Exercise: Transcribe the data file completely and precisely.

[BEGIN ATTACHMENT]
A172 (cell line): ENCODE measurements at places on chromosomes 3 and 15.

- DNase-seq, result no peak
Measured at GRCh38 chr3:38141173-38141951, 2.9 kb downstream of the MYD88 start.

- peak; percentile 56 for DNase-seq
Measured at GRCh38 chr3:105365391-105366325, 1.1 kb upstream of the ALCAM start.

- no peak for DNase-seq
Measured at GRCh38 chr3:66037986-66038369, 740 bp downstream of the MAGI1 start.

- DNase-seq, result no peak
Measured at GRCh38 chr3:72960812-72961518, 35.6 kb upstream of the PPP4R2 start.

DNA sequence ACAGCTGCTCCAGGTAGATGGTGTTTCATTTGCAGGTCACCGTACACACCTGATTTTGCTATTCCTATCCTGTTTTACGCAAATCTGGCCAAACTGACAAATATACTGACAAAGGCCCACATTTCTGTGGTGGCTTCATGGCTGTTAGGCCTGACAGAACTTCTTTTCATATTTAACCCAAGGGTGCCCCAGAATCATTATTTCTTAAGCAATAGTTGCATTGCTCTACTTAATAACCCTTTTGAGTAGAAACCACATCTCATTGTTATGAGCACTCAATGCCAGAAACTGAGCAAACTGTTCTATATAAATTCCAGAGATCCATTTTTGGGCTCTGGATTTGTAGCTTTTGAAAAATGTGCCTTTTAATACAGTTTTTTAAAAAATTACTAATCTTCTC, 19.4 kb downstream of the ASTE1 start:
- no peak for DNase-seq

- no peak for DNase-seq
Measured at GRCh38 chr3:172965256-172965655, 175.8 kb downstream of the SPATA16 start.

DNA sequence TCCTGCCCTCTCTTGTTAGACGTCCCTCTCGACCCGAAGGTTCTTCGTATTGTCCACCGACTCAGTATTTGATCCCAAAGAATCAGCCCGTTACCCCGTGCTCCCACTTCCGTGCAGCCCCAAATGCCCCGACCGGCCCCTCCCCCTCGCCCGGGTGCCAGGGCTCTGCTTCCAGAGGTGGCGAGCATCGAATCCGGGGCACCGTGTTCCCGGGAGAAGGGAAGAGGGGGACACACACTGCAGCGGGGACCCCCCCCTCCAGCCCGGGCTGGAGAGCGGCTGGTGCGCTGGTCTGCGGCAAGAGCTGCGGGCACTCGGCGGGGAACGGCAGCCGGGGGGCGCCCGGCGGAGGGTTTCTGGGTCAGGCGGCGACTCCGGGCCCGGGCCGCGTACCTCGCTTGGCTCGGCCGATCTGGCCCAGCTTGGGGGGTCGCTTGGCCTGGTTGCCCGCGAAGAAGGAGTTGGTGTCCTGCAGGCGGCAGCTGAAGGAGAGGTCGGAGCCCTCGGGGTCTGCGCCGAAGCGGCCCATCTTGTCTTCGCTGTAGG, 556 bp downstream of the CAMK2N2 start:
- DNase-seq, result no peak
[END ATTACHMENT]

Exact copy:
A172 (cell line): ENCODE measurements at places on chromosomes 3 and 15.

- DNase-seq, result no peak
Measured at GRCh38 chr3:38141173-38141951, 2.9 kb downstream of the MYD88 start.

- peak; percentile 56 for DNase-seq
Measured at GRCh38 chr3:105365391-105366325, 1.1 kb upstream of the ALCAM start.

- no peak for DNase-seq
Measured at GRCh38 chr3:66037986-66038369, 740 bp downstream of the MAGI1 start.

- DNase-seq, result no peak
Measured at GRCh38 chr3:72960812-72961518, 35.6 kb upstream of the PPP4R2 start.

DNA sequence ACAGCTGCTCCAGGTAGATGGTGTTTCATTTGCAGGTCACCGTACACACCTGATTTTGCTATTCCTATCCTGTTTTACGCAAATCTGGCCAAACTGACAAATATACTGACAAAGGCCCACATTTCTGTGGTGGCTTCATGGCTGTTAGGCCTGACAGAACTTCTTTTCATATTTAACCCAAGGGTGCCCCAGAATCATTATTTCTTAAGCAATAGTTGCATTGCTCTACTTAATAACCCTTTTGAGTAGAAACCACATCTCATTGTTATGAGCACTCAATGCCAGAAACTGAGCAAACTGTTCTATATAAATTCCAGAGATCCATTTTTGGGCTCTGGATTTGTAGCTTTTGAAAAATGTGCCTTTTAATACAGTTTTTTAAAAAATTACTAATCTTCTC, 19.4 kb downstream of the ASTE1 start:
- no peak for DNase-seq

- no peak for DNase-seq
Measured at GRCh38 chr3:172965256-172965655, 175.8 kb downstream of the SPATA16 start.

DNA sequence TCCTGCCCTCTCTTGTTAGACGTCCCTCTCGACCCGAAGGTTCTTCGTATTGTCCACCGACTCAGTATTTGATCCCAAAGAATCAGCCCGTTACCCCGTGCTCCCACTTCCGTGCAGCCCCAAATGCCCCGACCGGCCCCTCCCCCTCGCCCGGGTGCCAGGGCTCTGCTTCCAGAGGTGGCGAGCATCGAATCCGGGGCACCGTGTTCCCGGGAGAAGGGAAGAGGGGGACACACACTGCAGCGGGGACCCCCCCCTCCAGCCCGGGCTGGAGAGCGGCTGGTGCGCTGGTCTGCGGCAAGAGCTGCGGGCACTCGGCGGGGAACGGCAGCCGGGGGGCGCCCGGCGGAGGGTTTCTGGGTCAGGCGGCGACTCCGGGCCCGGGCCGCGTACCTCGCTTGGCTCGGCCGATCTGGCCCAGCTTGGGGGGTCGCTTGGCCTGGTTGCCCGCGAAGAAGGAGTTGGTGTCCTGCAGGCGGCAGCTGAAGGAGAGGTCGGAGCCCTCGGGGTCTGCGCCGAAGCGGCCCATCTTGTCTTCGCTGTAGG, 556 bp downstream of the CAMK2N2 start:
- DNase-seq, result no peak